Newspaper headlines: Drone strike, refugee figure and BBC future
The drone strikes that killed two British men fighting with Islamic State (IS, Isis or Isil) extremists in Syria provoke much reaction.
In the Daily Mail, sketchwriter Quentin Letts describes how David Cameron informed MPs of the killings: "A hush fell on the Chamber as we were taken from this dusty Commons to somewhere muddily blood-stained in the Syrian wilderness... the prime minister's language in his prepared Statement was assiduously non-triumphalist - more dainty, I suspect, than the nation at large may have been happy to hear."
The Sun, which says it had an undercover reporter "groomed online" by another British jihadist killed in a US attack, is among those satisfied with the news. "Until now IS have believed themselves safe enough in their Raqqa stronghold. We couldn't be happier that British drones backed by on-the-ground intelligence have put them straight on that."
In the Daily Telegraph's opinion, Mr Cameron was justified in ordering the strikes because of what he described as a "clear and present" danger to the security of British people. "Alternatives, such as arresting the men, were not available in the lawless ungoverned space occupied by Isil."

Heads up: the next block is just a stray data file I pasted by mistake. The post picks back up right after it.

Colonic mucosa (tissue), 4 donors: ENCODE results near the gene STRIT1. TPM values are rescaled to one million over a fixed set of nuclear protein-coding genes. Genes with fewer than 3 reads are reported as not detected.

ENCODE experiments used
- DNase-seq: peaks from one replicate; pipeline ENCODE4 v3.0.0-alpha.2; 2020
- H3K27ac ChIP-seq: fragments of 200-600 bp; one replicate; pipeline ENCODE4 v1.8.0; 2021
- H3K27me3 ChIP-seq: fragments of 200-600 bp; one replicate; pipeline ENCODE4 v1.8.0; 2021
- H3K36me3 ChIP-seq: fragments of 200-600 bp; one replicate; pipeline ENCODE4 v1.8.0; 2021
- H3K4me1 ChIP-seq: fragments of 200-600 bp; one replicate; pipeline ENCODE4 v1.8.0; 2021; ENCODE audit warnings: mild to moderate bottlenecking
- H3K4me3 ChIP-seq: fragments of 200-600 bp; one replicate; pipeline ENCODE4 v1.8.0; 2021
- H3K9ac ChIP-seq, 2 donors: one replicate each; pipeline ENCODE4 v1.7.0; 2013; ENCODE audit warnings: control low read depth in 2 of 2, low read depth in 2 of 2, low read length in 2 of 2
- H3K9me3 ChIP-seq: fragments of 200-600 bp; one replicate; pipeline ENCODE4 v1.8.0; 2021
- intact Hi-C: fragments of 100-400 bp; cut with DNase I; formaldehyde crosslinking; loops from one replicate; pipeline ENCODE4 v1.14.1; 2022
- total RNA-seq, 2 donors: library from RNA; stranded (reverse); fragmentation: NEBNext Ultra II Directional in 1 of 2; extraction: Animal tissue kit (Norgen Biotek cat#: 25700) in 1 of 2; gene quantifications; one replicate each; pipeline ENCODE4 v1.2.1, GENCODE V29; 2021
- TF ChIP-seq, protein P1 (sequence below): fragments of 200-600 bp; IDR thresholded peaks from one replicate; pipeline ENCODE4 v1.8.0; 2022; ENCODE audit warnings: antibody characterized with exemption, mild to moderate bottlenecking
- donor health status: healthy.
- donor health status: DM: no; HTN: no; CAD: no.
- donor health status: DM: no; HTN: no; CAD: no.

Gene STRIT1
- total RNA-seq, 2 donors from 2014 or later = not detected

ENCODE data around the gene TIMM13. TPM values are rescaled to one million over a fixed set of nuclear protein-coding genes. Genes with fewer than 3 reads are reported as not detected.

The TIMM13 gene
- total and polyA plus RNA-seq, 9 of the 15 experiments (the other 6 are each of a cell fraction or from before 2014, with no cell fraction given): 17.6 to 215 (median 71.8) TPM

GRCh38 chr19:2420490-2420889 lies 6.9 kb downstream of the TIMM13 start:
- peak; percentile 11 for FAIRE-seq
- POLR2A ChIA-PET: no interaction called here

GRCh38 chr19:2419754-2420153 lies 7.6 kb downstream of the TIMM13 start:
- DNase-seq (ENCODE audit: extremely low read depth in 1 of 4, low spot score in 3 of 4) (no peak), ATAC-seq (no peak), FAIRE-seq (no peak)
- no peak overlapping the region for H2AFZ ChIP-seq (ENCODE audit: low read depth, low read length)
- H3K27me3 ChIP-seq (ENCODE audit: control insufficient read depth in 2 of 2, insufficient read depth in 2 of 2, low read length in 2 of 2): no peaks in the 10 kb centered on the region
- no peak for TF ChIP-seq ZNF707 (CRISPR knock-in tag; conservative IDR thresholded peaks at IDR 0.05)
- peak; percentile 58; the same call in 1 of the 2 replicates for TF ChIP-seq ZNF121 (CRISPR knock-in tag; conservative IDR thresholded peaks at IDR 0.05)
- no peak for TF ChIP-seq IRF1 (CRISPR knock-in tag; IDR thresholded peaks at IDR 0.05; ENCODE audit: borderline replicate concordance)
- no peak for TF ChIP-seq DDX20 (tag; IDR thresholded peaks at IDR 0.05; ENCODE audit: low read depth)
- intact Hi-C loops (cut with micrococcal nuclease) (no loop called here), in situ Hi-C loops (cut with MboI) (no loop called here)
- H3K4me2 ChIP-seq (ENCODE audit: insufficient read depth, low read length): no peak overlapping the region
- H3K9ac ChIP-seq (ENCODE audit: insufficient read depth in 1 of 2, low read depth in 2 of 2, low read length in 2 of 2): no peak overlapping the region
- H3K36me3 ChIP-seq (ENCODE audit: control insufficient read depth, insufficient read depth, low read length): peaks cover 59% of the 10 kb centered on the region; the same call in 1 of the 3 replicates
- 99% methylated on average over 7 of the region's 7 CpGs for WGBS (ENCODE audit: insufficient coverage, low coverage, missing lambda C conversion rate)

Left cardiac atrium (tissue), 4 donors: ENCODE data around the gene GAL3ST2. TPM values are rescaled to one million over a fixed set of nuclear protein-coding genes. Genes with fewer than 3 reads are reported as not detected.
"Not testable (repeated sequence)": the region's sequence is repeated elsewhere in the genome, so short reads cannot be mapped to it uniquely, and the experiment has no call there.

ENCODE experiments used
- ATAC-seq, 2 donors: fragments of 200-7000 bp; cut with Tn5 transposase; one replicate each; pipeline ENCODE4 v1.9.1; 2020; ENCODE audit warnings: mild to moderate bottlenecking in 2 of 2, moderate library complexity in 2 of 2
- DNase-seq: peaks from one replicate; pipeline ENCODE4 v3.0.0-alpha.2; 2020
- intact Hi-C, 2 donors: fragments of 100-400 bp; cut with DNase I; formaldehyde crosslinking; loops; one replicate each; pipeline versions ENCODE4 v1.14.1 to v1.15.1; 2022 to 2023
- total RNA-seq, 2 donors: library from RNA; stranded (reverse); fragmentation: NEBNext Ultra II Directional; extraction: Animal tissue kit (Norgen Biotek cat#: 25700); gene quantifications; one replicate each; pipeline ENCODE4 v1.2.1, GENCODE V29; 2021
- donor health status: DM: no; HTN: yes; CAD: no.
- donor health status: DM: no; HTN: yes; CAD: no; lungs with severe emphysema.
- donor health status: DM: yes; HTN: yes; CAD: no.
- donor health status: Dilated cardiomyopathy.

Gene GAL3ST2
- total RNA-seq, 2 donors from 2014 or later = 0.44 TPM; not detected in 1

The Independent points out that the PM was using an article in the United Nations charter - preserving the "inherent right of individual... self-defence if an armed attack occurs against" a member state - as the basis to justify the strike.
However, the Guardian quotes a law professor questioning whether the criteria were met; specifically whether an attack was "imminent". "It appears the UK is adopting a broader and more expansive vision of what the right of self-defence means... a departure from established British practice in the use of force in self-defence," Prof Philippe Sands QC tells the paper.
In the analysis of Times defence editor Deborah Haynes: "The killing sets a precedent that Britain is willing to destroy enemies anywhere in the world deemed to be ungoverned space, something this government and Labour before it had insisted the country did not do."
The Daily Mirror - pointing out the PM is "bombing in Syria despite losing a Parliamentary vote against military action - says Mr Cameron must give more details of the terrorist attacks and publish the legal advice he received. "Then everyone can decide," it says.
According to the Daily Express, that detail includes a plot to kill the Queen in a "massive bomb blast at a ceremony in London on August 15 on the 70th anniversary of VJ Day" that was foiled by intelligence services. It was among six terror plots to be thwarted in 12 months, the paper says.